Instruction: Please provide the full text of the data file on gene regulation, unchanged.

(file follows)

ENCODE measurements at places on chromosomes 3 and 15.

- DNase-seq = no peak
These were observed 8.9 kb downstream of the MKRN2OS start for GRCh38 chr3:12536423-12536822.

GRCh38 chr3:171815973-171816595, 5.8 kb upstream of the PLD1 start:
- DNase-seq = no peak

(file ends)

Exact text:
ENCODE measurements at places on chromosomes 3 and 15.

- DNase-seq = no peak
These were observed 8.9 kb downstream of the MKRN2OS start for GRCh38 chr3:12536423-12536822.

GRCh38 chr3:171815973-171816595, 5.8 kb upstream of the PLD1 start:
- DNase-seq = no peak